A day after Freddy Ferrer was cheered as he blasted Mayor Bloomberg’s gay marriage stance at an annual dinner for the Empire State Pride Agenda, the organization’s head said Friday he was “fed up” with politicians who “say they’re with us” but turn the other way when the pressure is on.
Alan Van Capelle, the executive director of Empire Pride, said the gay lobbying group—in determining who, if anyone, to endorse—wants a Mayor “who will push the envelope and do every single thing he can to give equal status to every single person.”
Asked whether he thought Bloomberg was indeed doing that, Van Capelle said: “We need to support elected officials who will not convince us to accept half-a-loaf.”
But half-a-loaf is what critics say Bloomberg is providing. He has made important strides on behalf of the gay rights (including Thursday’s decision to require companies doing business with the city to disclose whether they offer domestic-partner benefits to employees), but he has been criticized for flip-flopping on gay marriage—saying he personally supports it, but appealing the February court ruling that would have legalized it.
“You can’t run by saying you’re for (gay marriage) and then veto the legislation,” Ferrer told a group of more than 1,000 at Thursday’s Empire Pride event, the 15th annual dinner for the state’s largest civil rights organization. Mayor Bloomberg also appeared at the event, but only briefly, shaking hands with attendees and posing for photos before making his way through the crowd toward the exit. He did not speak publicly or answer questions from reporters.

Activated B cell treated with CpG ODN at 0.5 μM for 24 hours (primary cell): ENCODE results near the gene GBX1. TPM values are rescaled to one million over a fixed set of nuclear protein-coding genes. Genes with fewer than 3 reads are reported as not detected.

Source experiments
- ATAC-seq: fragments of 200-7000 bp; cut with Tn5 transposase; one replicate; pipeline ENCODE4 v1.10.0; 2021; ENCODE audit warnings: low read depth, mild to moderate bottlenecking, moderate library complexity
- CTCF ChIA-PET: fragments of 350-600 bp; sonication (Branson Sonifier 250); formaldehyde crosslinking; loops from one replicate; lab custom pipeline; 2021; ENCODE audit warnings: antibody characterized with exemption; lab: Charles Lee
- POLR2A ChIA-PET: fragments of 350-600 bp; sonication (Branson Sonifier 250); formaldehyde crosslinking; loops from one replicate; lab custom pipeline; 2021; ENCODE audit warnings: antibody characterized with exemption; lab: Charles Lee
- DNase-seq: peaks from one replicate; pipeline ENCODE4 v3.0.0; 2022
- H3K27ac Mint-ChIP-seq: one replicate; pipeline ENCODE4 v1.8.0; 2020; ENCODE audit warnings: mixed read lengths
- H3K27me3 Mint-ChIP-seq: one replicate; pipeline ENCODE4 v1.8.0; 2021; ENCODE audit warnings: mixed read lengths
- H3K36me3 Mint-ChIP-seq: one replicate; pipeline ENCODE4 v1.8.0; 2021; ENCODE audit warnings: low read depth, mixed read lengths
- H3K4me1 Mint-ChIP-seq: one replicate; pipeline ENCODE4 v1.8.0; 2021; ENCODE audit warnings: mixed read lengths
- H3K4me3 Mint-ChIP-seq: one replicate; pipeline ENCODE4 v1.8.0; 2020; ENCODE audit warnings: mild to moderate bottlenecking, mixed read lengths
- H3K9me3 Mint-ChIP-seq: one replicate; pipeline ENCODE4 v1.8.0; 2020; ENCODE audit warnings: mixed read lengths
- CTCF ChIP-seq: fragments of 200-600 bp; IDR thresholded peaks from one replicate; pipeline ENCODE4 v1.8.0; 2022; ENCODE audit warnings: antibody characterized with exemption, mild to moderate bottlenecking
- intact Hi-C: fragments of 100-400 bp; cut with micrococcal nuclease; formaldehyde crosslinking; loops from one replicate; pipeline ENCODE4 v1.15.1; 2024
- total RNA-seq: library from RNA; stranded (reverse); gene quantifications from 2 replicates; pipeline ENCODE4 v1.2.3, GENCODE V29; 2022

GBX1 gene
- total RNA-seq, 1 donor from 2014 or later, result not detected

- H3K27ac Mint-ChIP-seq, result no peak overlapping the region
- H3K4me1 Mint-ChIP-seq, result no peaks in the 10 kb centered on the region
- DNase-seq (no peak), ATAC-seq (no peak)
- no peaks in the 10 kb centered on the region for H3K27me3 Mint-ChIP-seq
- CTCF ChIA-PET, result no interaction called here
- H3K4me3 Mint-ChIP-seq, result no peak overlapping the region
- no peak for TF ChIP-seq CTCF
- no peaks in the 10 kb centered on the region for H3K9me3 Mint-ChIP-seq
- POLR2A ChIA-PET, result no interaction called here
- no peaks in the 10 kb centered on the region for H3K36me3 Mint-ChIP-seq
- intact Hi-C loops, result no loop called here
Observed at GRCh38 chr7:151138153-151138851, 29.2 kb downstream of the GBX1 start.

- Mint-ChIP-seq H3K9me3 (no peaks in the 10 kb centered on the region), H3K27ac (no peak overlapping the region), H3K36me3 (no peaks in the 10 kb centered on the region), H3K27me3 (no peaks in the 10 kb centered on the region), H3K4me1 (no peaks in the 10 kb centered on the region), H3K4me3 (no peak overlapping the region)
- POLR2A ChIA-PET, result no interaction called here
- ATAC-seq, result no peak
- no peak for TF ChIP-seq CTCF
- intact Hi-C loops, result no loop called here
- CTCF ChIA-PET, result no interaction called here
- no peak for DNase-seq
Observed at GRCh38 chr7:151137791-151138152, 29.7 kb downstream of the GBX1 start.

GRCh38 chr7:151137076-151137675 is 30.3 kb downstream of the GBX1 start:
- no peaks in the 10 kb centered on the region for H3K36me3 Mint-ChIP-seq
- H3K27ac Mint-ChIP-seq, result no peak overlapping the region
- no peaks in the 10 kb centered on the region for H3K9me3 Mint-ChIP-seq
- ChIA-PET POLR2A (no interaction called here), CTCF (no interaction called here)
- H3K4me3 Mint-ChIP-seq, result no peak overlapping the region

Van Capelle said he thinks Ferrer, in speaking at the event, “understood” that New York’s LGBT community thinks it’s “outrageous” that their tax dollars are being spent on litigation that is working to outlaw gay marriage. “Our request of the mayor,” Van Capelle said, “is that he drops the lawsuit, and that he begins issuing marriage licenses immediately.”
Ferrer has vowed to do that, and in recent days, he has received endorsements from a number of elected officials and gay advocacy groups, including Assemblymember Deborah Glick, Out POC (People of Color) PAC, and the Stonewall Democratic Club of New York City. On Tuesday, a coalition of seven gay political groups sent a letter to Empire Pride urging the organization to “immediately endorse” Ferrer.
Van Capelle said he expects the organization to make a decision about its endorsement in the next weeks, emphasizing that “we will work with whoever is elected.”
“At the end of the day,” he said, “we’re about ending discrimination.”
This article from the Village Voice Archive was posted on October 8, 2005